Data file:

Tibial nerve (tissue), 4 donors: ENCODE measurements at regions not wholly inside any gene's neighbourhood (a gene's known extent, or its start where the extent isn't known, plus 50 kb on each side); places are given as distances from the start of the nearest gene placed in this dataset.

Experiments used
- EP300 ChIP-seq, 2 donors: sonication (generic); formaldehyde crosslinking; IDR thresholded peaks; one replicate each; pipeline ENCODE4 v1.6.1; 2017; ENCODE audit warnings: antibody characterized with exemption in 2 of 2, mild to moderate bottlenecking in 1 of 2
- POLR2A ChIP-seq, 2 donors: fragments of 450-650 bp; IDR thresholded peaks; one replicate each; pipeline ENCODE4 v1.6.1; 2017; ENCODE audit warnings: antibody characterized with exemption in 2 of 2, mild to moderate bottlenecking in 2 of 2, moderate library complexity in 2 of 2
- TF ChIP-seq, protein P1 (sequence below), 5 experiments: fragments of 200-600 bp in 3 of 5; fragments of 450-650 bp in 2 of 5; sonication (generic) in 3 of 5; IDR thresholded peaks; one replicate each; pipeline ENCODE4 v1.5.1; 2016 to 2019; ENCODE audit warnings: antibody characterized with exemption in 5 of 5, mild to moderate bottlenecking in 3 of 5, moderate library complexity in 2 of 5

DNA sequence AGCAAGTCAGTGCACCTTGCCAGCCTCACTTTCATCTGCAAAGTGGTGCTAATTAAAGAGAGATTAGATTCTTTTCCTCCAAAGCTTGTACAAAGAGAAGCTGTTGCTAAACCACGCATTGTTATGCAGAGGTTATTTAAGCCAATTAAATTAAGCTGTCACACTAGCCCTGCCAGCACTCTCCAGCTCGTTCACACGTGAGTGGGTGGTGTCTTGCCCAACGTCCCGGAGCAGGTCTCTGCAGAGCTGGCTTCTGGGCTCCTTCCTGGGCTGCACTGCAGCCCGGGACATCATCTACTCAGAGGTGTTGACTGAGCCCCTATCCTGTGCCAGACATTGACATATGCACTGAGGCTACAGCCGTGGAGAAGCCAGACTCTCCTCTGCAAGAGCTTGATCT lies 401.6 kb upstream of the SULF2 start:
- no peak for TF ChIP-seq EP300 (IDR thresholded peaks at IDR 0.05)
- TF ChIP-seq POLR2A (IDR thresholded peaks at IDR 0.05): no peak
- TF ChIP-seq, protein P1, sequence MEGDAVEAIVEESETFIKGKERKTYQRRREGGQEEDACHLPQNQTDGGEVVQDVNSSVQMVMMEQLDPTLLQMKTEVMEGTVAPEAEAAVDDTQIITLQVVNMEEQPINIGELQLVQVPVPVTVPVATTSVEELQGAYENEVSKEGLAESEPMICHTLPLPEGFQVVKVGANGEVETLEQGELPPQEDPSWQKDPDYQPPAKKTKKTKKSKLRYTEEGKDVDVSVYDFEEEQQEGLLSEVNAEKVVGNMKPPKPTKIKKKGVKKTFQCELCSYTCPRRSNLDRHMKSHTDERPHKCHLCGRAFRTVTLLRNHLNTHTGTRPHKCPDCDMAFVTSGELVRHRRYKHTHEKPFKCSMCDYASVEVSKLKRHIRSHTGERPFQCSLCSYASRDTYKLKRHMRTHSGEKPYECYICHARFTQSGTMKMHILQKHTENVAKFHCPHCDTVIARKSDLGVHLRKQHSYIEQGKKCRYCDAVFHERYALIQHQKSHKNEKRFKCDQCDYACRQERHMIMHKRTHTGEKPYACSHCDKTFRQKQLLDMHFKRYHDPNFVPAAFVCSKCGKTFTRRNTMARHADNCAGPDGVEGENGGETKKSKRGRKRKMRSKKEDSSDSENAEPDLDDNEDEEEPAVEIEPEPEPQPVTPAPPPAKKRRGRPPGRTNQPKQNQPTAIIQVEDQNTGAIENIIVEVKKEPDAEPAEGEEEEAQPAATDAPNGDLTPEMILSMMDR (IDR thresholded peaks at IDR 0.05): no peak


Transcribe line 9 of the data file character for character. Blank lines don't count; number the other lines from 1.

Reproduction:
- TF ChIP-seq, protein P1, sequence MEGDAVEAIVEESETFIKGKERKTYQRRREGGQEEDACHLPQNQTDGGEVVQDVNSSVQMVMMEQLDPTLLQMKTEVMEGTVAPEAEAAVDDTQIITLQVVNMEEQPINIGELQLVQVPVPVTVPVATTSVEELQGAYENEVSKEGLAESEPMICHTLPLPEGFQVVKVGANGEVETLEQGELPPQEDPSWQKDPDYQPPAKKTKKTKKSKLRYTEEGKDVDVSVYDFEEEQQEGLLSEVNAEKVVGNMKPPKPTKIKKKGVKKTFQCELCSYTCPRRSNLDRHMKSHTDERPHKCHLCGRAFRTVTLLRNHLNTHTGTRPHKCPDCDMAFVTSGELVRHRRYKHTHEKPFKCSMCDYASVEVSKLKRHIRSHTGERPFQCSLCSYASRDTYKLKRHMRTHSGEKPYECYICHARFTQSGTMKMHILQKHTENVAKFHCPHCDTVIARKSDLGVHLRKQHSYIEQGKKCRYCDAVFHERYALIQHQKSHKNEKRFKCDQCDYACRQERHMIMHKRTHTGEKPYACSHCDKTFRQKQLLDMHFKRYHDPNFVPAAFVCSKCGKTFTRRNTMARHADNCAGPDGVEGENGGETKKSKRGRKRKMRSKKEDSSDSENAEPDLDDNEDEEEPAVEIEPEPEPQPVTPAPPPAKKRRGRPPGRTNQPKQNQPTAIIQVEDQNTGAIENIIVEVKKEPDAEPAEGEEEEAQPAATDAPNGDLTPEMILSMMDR (IDR thresholded peaks at IDR 0.05): no peak